Equipment Type

Crossbore caution

July 22, 2011

Walt Moore is editor of Construction Equipment magazine. He writes construction equipment evaluations and covers new product innovations. Walt’s been with Construction Equipment for 25 years.

While researching an upcoming article about the horizontal-directional-drilling industry, several contacts mentioned "crossbores" as a troublesome aspect of trenchless utility installation. Crossbores? Have to admit it was new term for me.

Now, I'm old enough that the Internet still has an absolute fascination for me. I remember when researching an article meant you had to put on your coat, get in your car, drive to the library and spend maybe an hour finding the right reference book. With the Internet, the same process might now take 45 seconds (or about two sips of coffee). As I investigated crossbores, I quickly discovered the Cross Bore Safety Association (CBSA) (http://crossboresafety.org)..... Interesting and sobering reading.

CBSA officially defines crossbore as "an intersection of an existing underground utility or underground structure by a second utility, resulting in direct contact between the transactions of the utilities that compromises the integrity of either utility or underground structure."

Simply stated, when a directional drilling contractor inadvertently places a gas line or an electrical cable through a sewer lateral, the consequences can be devastating. The crossbore sooner or later will cause the sewer to clog, and if the plumber isn't aware of the crossbore potential, he might think it's a 10-minute job with a powerful root cutter.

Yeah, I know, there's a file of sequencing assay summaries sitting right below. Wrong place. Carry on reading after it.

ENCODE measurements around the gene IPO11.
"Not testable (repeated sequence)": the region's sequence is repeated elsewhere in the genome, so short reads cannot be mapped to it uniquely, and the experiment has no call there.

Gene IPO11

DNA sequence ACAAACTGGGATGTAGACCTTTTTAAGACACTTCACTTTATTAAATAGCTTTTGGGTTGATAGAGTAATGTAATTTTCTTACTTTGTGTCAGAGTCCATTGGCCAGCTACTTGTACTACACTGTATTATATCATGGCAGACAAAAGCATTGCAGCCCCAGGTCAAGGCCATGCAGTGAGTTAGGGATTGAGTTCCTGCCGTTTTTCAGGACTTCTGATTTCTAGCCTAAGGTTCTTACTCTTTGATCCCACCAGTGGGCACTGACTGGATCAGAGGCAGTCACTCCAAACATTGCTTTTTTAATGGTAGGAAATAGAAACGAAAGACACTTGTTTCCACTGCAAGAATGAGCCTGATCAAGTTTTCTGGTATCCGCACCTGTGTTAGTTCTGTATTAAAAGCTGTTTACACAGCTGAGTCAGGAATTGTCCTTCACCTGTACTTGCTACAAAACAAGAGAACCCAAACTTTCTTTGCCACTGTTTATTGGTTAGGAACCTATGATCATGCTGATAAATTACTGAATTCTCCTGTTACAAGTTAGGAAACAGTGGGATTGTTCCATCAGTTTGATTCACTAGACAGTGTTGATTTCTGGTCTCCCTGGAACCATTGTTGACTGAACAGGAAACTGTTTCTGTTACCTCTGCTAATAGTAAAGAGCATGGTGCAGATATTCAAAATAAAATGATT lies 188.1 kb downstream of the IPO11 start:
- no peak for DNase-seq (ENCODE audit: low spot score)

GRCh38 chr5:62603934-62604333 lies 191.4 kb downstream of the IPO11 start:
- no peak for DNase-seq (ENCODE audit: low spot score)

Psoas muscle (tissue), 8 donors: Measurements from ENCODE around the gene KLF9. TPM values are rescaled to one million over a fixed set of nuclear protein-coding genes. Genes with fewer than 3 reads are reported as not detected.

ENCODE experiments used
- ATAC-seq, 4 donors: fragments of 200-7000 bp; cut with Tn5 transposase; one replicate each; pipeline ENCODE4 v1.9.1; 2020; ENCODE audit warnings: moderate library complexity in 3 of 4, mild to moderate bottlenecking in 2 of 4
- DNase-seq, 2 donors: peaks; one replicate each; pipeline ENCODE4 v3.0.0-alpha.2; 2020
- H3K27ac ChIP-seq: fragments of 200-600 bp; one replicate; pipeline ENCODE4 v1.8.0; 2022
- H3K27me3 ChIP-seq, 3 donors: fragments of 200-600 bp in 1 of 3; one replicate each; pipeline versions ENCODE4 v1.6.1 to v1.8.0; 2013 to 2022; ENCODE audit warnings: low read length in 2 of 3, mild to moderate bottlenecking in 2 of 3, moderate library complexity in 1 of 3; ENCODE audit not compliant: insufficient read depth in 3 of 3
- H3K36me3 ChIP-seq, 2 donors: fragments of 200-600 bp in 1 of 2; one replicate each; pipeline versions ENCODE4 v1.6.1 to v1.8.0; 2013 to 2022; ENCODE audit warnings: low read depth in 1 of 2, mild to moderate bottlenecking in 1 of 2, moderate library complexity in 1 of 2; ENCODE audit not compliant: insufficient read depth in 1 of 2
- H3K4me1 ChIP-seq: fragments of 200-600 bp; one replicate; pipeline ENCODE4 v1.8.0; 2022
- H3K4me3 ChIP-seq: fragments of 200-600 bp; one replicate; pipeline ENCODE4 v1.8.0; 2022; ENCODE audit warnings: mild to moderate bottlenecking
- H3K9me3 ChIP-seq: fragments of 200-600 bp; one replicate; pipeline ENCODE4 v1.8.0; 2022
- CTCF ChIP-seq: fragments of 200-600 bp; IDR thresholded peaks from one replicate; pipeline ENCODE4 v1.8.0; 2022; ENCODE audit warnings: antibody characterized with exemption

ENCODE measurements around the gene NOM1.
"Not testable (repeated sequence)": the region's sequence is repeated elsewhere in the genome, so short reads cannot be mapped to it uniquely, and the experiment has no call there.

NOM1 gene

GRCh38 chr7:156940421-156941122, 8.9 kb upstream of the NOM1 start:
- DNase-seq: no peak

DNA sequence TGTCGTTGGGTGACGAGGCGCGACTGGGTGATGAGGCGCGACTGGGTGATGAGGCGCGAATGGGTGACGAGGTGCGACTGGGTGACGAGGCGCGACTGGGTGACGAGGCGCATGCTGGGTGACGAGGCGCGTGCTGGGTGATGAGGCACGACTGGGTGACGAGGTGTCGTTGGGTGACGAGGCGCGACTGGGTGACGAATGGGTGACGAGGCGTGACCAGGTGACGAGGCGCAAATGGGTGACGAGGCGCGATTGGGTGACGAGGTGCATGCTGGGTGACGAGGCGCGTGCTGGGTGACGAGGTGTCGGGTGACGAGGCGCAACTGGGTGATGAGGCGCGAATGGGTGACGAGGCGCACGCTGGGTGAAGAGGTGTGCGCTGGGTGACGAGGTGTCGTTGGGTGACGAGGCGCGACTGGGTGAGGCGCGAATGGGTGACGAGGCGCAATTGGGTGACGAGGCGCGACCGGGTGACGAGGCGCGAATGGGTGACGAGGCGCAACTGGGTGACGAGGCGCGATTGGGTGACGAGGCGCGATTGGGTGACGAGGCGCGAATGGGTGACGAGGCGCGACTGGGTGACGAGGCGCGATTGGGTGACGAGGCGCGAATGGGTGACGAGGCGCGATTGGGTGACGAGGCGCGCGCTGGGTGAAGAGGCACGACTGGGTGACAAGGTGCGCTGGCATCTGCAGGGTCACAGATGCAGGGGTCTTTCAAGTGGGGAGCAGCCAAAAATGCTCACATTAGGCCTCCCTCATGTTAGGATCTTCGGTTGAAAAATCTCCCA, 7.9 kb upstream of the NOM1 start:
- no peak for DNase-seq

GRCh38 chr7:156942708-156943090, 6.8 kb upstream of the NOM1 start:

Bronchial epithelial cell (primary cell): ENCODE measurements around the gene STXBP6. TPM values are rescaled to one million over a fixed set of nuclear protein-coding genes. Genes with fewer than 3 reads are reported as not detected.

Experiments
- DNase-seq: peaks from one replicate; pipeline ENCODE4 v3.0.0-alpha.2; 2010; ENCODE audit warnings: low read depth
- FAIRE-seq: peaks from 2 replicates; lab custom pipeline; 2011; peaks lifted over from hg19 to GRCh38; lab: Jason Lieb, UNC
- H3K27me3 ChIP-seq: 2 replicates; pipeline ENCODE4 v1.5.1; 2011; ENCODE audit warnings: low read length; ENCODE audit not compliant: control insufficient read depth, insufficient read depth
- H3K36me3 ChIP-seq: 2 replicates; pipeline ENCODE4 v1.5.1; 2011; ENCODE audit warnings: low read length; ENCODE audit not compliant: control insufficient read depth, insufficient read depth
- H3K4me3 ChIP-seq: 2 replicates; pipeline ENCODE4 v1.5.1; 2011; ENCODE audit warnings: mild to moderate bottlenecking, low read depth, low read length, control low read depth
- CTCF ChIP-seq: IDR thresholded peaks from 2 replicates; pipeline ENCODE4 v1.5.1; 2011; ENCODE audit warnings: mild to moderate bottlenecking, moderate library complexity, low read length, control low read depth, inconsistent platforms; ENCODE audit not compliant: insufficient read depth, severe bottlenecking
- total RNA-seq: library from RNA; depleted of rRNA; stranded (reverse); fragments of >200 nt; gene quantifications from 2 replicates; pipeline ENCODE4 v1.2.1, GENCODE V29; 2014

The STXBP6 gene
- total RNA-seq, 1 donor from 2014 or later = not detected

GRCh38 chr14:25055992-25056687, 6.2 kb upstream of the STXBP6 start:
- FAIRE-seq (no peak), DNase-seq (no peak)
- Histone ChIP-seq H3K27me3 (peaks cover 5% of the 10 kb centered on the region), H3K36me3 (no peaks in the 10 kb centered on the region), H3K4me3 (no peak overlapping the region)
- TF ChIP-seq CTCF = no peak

If the plumber hits an electrical line, let's hope he was smart enough to insulate himself against electrical shock. If he hits a gas line, he could take out the entire neighborhood, as gas from the rupture seeps into and around the house and is ignited perhaps as the water heater fires up.

For various reasons, "one-call" utility locations don't always pinpoint sewer laterals. A conscientious drill contractor, of course, if he suspects a lateral might be in the bore path, will do his best to identify it by potholing. But even the most conscientious efforts might fall short.

So if you're in the underground business, spread the word about crossbore dangers. Or if you're just a homeowner, and your sewer backs up after some underground work in your front yard, insist that the plumber first investigate the problem with a down-hole camera. The added cost for this service will be insignificant compared with what you stand to lose.

Add comment

Plain text

  • No HTML tags allowed.
  • Web page addresses and e-mail addresses turn into links automatically.
  • Lines and paragraphs break automatically.
Image CAPTCHA
Enter the characters shown in the image.
Overlay Init